Village hopes to attract Google network
New Albany officials are putting gimmicks aside and hoping the village's profile will help it become the next Google community.
Unlike Topeka, Kan., whose mayor issued a proclamation in early March to rename the city "Google," the village asked council to approve a resolution March 23 to move forward with its application to be one of the select U.S. communities to pilot the company's high-speed broadband network.
The village officially submitted its application last week.
"We're planning to build and test ultra high-speed broadband networks in a small number of trial locations across the United States," Google's Web site states. "We'll deliver Internet speeds more than 100 times faster than what most Americans have access to today with 1-gigabit per second, fiber-to-the-home connections. We plan to offer service at a competitive price to at least 50,000 and potentially up to 500,000 people."
Jennifer Chrysler, village community development director, said she thinks New Albany is the type of community Google is looking for.
"I think we are a smaller community, so we are on a more manageable scale," she said.
New Albany's existing fiber-optics network, BlueAlbany, also could help the village's application, she said.
BlueAlbany is a redundant fiber network that allows both small and large companies to use the high-speed system. The network also is used by the New Albany-Plain Local School District.
"What we are able to do with BlueAlbany is fantastic," Chrysler said. "With the increased connectivity, it is just going to take our current information further."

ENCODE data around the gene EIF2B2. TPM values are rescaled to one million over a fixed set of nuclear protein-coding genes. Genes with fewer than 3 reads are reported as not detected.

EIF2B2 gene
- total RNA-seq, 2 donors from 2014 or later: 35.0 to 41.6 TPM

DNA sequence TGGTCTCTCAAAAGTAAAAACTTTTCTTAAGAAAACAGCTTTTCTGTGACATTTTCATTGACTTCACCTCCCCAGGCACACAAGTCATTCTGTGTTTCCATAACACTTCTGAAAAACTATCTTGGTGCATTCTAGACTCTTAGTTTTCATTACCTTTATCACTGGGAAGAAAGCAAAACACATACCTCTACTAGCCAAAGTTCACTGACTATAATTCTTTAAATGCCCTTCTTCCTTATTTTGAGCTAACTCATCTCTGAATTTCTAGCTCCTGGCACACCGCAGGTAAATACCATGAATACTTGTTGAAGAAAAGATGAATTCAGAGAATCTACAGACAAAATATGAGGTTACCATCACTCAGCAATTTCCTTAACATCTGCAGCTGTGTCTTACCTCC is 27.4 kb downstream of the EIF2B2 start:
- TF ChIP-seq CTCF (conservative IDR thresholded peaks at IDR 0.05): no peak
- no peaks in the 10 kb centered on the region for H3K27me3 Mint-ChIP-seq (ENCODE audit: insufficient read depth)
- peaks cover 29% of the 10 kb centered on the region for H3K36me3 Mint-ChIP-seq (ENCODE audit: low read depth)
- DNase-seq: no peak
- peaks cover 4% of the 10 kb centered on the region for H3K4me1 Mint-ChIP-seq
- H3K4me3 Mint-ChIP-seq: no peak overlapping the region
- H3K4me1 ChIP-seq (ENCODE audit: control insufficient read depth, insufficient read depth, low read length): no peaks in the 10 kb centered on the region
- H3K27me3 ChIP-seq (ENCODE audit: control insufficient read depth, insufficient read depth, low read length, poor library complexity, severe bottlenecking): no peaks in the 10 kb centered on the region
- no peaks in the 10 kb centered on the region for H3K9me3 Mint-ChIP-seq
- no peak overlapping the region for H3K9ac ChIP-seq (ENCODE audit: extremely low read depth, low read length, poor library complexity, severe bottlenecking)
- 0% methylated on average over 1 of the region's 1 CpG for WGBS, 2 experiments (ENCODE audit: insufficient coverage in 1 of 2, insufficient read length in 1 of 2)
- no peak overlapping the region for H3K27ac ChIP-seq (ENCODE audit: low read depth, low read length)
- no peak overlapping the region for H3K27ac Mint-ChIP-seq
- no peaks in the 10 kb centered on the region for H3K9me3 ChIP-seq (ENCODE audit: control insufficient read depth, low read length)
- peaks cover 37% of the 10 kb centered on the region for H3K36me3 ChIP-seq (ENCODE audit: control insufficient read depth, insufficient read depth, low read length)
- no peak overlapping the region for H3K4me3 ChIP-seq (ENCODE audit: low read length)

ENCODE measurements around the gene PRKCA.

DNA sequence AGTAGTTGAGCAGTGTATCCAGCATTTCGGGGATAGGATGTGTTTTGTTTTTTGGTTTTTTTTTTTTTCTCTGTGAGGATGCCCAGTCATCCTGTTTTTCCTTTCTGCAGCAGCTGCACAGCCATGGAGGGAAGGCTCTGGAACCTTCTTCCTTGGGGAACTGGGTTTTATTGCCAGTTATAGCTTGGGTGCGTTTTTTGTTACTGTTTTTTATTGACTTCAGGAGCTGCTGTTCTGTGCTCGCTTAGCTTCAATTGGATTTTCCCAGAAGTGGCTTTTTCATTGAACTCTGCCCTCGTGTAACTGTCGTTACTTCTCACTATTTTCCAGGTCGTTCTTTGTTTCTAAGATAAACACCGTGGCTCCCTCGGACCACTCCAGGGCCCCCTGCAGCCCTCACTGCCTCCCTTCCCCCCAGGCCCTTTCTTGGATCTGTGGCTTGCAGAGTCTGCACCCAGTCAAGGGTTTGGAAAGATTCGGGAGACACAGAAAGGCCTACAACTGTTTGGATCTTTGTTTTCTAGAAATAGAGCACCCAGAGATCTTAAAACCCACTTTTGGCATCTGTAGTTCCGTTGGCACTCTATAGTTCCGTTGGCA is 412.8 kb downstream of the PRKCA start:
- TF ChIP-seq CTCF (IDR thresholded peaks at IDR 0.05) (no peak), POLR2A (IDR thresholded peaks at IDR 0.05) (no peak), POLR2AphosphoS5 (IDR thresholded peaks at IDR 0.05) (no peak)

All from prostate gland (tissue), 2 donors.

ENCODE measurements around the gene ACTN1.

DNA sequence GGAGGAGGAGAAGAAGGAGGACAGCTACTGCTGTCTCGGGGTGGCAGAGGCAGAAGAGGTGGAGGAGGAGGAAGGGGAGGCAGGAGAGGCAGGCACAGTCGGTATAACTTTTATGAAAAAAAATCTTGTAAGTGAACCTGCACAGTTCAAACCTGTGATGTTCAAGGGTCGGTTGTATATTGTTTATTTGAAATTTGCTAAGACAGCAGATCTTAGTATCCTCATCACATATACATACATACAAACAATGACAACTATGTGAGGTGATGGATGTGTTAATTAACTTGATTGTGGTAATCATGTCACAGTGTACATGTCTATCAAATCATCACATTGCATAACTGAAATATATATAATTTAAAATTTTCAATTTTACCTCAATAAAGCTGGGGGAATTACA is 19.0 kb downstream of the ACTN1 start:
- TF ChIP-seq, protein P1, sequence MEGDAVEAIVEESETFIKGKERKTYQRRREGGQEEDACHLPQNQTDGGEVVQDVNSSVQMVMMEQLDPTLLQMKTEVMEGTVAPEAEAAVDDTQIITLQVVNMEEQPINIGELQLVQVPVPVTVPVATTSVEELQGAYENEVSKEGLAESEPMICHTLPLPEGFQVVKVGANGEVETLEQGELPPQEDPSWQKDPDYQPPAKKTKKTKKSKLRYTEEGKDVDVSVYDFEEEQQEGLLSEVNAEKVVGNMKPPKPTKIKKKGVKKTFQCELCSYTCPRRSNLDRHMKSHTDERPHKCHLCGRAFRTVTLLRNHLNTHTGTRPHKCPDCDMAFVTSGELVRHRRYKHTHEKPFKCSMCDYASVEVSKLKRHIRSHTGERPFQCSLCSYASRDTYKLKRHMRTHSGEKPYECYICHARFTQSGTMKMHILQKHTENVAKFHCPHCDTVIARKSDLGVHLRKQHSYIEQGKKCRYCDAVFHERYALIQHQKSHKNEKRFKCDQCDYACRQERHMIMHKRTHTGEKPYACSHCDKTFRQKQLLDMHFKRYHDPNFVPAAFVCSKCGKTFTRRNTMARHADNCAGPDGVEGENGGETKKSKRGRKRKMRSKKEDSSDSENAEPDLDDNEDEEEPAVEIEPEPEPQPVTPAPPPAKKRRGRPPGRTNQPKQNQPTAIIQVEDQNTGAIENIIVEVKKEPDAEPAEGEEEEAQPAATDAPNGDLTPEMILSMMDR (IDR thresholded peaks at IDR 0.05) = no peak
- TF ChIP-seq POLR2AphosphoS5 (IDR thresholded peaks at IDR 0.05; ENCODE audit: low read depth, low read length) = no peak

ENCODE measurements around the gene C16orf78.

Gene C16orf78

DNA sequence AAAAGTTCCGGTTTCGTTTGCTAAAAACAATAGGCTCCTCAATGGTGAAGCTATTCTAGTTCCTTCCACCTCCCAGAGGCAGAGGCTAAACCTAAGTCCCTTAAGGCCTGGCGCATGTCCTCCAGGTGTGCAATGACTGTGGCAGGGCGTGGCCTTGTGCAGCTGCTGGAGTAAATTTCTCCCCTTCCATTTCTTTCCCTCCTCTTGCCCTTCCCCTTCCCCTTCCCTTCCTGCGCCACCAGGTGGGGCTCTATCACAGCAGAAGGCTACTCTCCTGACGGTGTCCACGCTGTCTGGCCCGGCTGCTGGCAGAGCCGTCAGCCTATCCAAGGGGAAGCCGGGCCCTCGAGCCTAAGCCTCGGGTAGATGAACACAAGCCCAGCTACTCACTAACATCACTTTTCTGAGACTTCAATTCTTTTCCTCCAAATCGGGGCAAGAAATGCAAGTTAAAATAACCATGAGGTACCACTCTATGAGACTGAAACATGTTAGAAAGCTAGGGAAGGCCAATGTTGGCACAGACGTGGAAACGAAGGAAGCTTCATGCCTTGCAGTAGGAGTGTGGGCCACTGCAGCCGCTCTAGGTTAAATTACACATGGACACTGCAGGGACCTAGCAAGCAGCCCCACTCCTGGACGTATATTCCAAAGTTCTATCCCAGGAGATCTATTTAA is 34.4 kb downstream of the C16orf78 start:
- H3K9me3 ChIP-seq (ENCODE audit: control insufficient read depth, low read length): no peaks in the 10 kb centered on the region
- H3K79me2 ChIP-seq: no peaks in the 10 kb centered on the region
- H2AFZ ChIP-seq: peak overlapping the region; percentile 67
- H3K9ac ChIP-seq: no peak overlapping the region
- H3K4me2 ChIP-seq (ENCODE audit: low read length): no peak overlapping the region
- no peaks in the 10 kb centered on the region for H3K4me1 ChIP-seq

As an example of how the network could help the community, Chrysler said, doctors could see patients via video conferences rather than being restricted to office visits.
Though other central Ohio communities have applied to be one of the Google communities --Dublin, Delaware, Westerville and local incubator TechColumbus -- Chrysler said she thinks New Albany has a good chance to be selected.
"I think our chances are as good as every other community, if not better," Chrysler said. "New Albany is just a unique place. Even last year, in the middle of one of the worst recessions in history, 750 jobs were created (in the business campus)."
Village administrator Joe Stefanov said Google's network could help New Albany, its residents and its businesses in a number of ways.
Many New Albany residents work from home, he said, and the Google high-speed system could help them do business more efficiently.
"I believe we could provide a great opportunity É to people," Stefanov said. "That gives us a leg up."
Chrysler said she hopes council's resolution will show Google how much New Albany wants to be one of the high-speed communities.
"They also ask you to show community support, and communities across the country are doing crazy things," she said. "We think that a resolution should suffice."